It's not discipline, I just hate eating in the car, especially since I'm usually the one doing the driving. If I need to eat on a long car trip (which these days doesn't happen as anywhere near often as it used to), I'll stop somewhere and eat. I might take a coffee with me, but that's it. Somehow I manage to survive short trips without food. These days I put more miles on my bike than the car, but I've never managed to learn the trick that some cyclists do of being able to take a drink while riding.

"I think it's a matter of principle that one should always try to avoid eating one's friends."--Doctor Dolittle

blog: The Institute for Impure Science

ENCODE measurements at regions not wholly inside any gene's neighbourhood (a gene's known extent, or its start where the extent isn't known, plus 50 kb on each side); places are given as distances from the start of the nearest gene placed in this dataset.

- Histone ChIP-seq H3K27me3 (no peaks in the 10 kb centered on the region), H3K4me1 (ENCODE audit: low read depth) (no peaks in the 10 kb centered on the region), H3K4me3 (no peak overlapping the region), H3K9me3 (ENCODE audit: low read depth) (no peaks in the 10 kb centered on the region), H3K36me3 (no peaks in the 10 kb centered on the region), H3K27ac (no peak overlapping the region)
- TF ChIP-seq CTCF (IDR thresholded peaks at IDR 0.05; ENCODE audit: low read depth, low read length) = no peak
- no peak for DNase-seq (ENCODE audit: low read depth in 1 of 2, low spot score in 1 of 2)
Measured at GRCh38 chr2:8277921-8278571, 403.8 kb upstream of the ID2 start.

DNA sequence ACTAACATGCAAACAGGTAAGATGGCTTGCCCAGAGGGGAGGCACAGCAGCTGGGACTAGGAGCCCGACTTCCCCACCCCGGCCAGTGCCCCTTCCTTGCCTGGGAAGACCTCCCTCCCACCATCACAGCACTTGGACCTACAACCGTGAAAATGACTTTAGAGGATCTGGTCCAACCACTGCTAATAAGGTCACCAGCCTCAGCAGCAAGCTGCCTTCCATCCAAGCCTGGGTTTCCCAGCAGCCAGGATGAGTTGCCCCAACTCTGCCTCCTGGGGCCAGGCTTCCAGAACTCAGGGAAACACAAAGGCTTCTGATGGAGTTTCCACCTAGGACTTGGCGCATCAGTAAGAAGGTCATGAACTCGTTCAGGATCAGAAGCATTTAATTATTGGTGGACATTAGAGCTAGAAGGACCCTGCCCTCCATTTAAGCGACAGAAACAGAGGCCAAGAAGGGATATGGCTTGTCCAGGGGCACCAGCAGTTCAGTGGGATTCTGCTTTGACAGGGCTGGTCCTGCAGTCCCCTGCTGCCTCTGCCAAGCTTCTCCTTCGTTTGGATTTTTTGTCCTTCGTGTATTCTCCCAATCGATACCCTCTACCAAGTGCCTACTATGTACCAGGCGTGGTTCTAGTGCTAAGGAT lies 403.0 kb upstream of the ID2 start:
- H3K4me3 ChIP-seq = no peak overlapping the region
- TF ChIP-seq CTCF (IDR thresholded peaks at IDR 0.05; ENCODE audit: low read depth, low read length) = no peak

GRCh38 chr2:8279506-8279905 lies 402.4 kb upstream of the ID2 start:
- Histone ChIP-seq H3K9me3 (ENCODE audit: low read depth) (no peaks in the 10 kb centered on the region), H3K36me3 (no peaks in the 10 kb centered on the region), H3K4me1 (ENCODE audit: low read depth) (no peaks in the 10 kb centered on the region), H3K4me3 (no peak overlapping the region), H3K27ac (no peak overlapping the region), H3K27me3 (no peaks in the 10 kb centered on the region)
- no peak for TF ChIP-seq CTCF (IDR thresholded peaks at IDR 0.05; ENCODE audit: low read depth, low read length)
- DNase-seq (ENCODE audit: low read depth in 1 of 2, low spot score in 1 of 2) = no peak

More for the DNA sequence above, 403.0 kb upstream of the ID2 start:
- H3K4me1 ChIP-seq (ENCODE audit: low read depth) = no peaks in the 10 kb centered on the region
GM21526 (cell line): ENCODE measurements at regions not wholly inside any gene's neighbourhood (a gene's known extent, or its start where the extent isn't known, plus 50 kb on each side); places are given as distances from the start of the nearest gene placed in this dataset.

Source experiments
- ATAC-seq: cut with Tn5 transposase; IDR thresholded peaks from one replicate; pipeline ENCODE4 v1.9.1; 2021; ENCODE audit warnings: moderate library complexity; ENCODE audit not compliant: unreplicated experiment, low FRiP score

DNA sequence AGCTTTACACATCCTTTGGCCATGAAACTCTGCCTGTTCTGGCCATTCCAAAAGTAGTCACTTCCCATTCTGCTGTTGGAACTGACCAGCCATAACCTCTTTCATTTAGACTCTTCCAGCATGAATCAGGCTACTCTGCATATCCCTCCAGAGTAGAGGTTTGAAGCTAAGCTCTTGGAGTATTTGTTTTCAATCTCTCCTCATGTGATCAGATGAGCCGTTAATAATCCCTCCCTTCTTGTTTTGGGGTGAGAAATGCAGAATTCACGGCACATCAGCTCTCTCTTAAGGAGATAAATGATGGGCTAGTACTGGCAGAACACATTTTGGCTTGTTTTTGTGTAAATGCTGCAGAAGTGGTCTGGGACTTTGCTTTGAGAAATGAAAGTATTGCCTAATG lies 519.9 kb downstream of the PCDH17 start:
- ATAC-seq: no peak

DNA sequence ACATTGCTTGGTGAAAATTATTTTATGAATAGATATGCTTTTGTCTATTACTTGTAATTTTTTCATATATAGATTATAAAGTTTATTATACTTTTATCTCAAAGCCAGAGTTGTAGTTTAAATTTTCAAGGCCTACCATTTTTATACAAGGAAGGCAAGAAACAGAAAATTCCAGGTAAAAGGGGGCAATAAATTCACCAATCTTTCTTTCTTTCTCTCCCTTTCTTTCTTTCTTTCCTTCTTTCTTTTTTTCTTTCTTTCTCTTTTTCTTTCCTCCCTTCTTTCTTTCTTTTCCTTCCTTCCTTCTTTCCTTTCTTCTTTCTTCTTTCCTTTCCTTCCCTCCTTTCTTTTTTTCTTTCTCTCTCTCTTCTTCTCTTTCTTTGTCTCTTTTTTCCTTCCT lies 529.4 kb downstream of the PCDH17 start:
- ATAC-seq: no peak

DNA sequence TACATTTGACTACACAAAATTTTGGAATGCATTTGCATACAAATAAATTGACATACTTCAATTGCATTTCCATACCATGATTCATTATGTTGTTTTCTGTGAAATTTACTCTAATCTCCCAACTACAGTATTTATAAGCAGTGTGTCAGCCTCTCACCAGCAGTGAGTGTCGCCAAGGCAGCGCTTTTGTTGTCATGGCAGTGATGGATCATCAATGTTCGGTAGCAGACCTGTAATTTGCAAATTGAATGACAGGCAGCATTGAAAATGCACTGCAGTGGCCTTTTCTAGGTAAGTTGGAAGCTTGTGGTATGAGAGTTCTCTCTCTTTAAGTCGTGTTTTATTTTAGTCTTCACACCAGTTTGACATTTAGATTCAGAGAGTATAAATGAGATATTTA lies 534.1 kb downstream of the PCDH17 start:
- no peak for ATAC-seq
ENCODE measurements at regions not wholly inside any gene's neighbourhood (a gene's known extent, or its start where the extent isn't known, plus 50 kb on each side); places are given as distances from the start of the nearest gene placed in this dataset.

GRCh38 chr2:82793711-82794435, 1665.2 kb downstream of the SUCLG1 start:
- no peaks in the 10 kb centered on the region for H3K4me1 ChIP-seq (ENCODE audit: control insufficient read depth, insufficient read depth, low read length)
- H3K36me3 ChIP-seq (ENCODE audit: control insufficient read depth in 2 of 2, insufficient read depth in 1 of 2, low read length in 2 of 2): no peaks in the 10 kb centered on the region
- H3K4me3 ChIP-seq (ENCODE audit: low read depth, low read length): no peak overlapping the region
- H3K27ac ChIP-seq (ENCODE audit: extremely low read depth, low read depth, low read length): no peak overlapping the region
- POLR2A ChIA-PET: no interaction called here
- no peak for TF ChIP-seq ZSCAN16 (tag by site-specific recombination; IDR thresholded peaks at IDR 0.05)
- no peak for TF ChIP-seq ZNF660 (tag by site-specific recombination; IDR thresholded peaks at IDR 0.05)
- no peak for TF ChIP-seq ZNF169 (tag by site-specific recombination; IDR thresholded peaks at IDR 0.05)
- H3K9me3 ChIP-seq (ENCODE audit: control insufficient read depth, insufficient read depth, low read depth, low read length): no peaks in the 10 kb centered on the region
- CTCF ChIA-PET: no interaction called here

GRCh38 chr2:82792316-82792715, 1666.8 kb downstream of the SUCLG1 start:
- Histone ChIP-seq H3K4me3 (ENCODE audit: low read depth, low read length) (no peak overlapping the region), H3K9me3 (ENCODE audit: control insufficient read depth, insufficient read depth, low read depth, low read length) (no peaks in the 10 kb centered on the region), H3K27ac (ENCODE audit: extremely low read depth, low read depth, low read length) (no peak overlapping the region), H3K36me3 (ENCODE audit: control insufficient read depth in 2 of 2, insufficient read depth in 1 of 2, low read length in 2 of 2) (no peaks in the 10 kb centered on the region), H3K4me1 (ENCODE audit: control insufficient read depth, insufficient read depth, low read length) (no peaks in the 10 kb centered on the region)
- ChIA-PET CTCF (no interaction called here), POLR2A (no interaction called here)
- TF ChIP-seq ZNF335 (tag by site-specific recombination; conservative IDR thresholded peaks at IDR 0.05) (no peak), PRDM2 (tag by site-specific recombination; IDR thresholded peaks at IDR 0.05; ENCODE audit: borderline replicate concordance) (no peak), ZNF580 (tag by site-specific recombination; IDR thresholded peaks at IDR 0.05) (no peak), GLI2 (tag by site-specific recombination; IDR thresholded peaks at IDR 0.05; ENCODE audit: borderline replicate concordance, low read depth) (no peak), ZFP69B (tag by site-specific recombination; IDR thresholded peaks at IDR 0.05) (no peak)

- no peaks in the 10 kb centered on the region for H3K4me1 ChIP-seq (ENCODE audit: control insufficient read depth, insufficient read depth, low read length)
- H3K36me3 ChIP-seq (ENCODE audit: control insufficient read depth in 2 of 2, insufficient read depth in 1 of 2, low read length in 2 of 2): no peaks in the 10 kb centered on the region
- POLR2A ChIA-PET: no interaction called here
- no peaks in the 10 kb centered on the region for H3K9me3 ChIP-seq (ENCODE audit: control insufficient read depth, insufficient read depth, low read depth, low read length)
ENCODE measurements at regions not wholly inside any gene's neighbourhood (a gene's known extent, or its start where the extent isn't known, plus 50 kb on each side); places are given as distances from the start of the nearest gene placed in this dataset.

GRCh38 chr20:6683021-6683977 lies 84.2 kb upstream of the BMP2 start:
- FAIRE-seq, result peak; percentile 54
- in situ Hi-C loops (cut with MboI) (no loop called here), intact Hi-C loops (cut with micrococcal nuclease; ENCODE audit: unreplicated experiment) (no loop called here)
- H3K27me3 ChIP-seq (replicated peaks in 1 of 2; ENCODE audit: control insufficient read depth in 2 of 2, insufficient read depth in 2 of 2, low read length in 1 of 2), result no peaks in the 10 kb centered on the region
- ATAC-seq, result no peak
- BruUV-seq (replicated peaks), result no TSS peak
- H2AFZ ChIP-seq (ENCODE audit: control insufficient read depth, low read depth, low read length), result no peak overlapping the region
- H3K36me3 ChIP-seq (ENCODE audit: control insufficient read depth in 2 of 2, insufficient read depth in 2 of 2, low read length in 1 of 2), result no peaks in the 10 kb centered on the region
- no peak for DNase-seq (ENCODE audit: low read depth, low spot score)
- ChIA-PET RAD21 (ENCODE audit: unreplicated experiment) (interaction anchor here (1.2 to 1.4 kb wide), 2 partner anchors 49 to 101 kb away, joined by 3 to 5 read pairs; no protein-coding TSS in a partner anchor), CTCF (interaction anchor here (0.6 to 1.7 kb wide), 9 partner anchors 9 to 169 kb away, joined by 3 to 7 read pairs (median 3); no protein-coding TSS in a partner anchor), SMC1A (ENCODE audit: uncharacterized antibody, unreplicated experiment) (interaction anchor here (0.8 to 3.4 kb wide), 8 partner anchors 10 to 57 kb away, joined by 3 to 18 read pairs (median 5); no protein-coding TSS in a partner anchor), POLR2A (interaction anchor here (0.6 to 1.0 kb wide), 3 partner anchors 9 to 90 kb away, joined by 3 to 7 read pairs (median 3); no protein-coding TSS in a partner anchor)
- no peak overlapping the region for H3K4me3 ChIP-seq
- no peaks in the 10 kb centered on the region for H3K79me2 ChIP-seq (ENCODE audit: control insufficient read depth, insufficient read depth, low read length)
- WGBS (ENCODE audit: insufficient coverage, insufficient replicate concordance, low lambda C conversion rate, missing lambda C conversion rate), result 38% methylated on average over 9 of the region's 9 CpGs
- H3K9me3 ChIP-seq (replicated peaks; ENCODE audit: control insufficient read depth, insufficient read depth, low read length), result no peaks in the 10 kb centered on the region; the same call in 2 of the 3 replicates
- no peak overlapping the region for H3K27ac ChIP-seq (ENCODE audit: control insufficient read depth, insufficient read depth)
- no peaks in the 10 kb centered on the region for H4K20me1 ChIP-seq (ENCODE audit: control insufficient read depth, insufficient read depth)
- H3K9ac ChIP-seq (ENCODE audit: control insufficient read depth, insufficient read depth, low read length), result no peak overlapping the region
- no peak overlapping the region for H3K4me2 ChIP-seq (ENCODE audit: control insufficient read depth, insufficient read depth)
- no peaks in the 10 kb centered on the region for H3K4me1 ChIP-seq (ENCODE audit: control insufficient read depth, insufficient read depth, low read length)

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If I don't eat in the car, there are some days that my total caloric intake is less than 1000 kCal in a day. Which is far from desirable.

Cookies and cheese-filled bagels seem to be the worst offenders, in terms of messiness.

Karen Dar Woon

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Case in point: banh mi sandwiches. The place I love is takeaway only, and they make their baguettes so light and crackly that it's impossibly to eat them without showering baguette crumbs EVERYWHERE. I had one yesterday, and resorted to trying to direct the crumbs onto myself rather than the car, so I could at least get out and shake myself down (so classy!) but the car still looked like baguette armageddon afterwards. Worth it, though. :wink:

Yes! Banh mi is the devil's spawn for big messes in the car. Mine is takeout-only too and even when we eat with the car parked, door open, leaning out, it's still a crumb blizzard when we're done.

And fresh croissants are evil too. Crumbs and buttery fingerprints everywhere.